Dubai ruler threatened ex-wife, abducted daughters, UK court says | News | DW | 06.03.2020

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Dubai ruler threatened ex-wife, abducted daughters, UK court says

As part of a campaign of intimidation, Dubai's Sheikh Mohammed warned his ex-wife Princess Haya that she will never be safe in the UK. Fearing for her life, she had fled to London with her children nearly a year ago.

The billionaire ruler of Dubai ordered the abduction of his daughters and subjected his estranged wife to a campaign of fear and intimidation, a UK judge said in a ruling made public on Thursday.

The ruling came after a high-profile custody battle between Sheikh Mohammed bin Rashid Al Maktoum and his ex-wife Princess Haya Bint Al Hussein, who now lives in London with her two children.

Judge Andrew McFarlane of the UK High Court found that Sheikh Mohammed "acted in a manner from the end of 2018 which has been aimed at intimidating and frightening" his ex-wife.

Princess Haya married Sheikh Mohammed in 2014, becoming one of his several wives. The couple has two children; Jalila, 12, and 8-year-old Zayed.

Haya fled to London in April 2019 with her children, saying she feared for life amid threats and intimidation. She was believed to have had an affair with one of her British bodyguards and said she was "terrified" of her husband, who is also the vice-president and prime minister of the United Arab Emirates.

VAE Prinzessin Haya bint al-Hussein mit Ehemann Prinz Mohammed bin Raschid al Maktoum

Princess Haya, middle, fled to the UK in 2019

The threats, the judge said, continued even after she arrived in the UK. Sheikh Mohammed used the state apparatus "to threaten, intimidate, mistreat and oppress with a total disregard for the rule of law," the judge said.

The ruler of Dubai launched legal action in May 2019, seeking the return of his children to the Gulf kingdom. Princess Haya sought her children to be made wards of the court and remain in the UK.

Princess Haya's allegations

As part of the custody case, the judge initiated a series of findings of fact about the allegations made by Haya during the hearings.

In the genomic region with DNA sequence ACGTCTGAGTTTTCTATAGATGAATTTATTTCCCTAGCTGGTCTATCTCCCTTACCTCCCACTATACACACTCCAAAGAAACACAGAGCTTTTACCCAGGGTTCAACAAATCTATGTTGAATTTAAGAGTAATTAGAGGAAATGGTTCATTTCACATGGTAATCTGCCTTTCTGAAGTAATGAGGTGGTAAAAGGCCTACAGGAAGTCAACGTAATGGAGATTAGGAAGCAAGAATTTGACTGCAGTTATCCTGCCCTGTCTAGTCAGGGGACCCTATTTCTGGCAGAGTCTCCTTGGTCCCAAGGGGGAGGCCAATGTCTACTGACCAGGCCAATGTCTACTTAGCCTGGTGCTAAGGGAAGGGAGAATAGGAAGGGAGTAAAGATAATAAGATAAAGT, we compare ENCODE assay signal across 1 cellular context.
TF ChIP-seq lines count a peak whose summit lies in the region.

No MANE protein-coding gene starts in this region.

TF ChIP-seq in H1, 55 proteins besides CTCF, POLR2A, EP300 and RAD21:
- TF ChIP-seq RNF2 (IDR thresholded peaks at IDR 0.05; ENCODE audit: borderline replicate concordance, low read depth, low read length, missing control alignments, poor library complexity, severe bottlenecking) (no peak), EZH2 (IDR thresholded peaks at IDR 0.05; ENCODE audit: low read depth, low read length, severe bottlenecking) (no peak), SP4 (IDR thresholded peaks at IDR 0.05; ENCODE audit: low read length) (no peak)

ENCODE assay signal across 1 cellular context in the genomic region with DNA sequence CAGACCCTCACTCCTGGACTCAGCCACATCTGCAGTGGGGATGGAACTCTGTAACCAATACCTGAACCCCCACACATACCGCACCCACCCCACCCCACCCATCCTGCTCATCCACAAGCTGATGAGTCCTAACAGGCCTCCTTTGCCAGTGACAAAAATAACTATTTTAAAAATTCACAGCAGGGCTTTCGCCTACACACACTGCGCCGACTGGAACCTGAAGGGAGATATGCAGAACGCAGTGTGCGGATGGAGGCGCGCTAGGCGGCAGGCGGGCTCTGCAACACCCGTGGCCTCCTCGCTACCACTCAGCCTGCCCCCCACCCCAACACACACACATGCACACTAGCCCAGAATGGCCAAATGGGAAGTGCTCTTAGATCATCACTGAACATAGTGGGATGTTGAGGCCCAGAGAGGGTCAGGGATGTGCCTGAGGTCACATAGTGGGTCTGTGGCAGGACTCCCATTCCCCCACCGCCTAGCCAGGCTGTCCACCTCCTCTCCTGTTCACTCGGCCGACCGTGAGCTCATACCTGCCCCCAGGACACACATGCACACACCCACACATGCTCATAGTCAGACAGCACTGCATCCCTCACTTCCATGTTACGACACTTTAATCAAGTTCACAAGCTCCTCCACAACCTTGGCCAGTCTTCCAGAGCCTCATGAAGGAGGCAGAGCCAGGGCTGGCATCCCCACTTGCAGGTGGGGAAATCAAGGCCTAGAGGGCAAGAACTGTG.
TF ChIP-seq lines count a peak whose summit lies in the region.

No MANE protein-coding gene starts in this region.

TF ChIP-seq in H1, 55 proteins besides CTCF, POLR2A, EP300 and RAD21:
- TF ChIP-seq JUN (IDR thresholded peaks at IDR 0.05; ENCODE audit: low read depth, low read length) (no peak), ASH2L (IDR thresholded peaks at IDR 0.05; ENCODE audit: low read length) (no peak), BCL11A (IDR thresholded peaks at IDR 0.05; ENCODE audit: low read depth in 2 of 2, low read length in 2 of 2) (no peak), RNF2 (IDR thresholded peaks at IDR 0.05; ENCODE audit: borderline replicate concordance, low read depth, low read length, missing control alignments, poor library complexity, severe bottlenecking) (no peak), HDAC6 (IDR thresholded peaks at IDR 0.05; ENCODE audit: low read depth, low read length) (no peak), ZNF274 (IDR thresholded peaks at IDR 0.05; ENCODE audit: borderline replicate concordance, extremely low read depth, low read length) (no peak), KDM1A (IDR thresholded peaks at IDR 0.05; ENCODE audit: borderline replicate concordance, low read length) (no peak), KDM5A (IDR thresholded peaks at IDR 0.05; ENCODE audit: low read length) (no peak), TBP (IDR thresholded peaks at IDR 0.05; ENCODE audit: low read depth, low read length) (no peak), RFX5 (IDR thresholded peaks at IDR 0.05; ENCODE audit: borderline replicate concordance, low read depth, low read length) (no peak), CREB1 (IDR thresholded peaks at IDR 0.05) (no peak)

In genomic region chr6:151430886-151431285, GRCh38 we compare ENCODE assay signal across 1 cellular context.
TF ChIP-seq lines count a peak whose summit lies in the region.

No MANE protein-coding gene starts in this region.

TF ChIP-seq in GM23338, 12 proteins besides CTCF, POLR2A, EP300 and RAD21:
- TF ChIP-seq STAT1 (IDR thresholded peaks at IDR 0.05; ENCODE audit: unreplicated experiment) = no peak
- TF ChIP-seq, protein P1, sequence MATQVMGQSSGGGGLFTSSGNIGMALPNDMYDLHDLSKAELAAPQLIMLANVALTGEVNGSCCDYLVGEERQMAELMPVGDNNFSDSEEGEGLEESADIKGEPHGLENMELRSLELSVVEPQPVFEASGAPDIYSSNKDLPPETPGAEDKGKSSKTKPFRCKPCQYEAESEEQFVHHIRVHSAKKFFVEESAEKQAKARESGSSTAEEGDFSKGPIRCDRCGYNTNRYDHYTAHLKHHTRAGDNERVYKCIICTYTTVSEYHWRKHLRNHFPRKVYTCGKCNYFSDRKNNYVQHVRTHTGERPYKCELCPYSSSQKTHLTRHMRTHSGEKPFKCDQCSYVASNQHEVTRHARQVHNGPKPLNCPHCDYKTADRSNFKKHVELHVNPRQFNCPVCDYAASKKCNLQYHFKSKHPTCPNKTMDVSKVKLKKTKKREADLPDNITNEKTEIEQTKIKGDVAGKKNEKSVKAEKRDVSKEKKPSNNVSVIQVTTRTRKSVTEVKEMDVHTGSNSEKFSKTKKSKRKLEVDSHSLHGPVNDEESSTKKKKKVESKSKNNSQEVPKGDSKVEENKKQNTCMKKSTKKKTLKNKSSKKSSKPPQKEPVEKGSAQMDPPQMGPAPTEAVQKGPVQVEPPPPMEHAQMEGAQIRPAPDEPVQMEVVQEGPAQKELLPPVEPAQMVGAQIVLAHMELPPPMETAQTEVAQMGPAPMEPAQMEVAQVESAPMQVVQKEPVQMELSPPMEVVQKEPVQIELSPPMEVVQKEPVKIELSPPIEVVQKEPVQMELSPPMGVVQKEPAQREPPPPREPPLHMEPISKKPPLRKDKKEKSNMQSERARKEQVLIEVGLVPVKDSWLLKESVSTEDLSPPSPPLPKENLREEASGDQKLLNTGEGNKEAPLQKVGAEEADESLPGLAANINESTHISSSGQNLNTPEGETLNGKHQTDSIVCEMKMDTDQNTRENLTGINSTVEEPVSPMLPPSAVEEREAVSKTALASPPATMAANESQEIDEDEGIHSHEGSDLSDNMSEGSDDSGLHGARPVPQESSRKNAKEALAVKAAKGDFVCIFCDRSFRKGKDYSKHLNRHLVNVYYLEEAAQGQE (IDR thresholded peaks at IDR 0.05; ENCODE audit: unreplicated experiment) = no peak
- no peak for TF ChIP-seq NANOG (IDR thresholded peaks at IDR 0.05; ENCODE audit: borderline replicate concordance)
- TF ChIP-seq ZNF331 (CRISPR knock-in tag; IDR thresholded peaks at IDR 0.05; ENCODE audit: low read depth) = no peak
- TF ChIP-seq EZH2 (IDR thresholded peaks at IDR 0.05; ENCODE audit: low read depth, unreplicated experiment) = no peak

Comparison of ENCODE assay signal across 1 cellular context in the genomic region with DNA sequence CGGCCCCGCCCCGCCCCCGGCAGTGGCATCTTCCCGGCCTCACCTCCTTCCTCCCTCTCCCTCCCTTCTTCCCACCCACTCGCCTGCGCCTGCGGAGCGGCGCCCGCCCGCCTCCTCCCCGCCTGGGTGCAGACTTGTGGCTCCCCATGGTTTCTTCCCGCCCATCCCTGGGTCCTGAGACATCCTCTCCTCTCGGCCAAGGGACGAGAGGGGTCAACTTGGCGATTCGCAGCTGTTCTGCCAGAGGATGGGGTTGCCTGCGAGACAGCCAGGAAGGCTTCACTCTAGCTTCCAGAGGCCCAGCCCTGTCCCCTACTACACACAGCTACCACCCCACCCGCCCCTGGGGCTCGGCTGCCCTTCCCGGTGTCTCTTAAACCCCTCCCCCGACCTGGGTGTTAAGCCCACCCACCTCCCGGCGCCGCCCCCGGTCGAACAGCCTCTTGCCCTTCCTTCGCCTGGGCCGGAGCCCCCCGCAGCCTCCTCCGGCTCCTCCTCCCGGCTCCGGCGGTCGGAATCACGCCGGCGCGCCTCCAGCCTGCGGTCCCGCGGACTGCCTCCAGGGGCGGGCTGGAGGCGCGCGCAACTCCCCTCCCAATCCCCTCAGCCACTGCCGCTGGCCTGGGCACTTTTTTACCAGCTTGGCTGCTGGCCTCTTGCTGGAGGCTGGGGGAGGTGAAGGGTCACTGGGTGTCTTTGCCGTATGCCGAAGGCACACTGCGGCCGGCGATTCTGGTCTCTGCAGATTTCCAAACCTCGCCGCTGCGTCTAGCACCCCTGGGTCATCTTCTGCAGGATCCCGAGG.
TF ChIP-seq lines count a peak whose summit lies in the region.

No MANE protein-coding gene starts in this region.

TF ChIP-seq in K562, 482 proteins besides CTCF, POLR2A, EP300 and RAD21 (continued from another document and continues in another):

She claimed that Sheikh Mohammed had "order and orchestrated" the abduction of his two daughters from a previous marriage; Shamsa and Latifa.

In 2000 then-18-year-old Shamsa was kidnapped from Cambridge and forcefully taken back to the UAE. Latifa made two attempts to escape the emirate — first in 2002 and again in 2018. Her second attempt made international headlines. Latifa, 35, was seized from a boat by Indian special forces off the Indian coast in March 2018 and returned to Dubai.

"She was pleading for the soldiers to kill her rather than face the prospect of going back to her family in Dubai," the judge said. Shamsa too "has been deprived of her liberty for much if not all of the past two decades," he added.

Princess Haya, a half-sister of Jordan's King Abdullah II, also claimed that she had been secretly divorced without her knowledge on February 7, 2019 – the 20th anniversary of the death of her father King Hussein of Jordan. The timing was deliberately chosen "to maximize insult and upset to her," the judge said.

"One-sided" ruling

The rulings were made in December and January, but the court documents came into the public domain only after the UK Supreme Court rejected an appeal by Sheikh Mohammed's lawyers.

Soon after the documents were published, Sheikh Mohammed called the ruling one-sided and strongly denied the claims.

"As a head of government, I was not able to participate in the court's fact-finding process. This has resulted in the release of a 'fact-finding' judgment, which inevitably only tells one side of the story," the sheikh said in a statement. "I ask that the media respect the privacy of our children and do not intrude into their lives in the UK."

While the judgment does not determine guilt, it strikes a severe blow to the public image of Sheikh Mohammed who is seen as a modernizer at home. He did, however, face severe criticism internationally after reports of the capture and forcible return of his daughter Latifa.

adi/sms (AP, AFP, Reuters)

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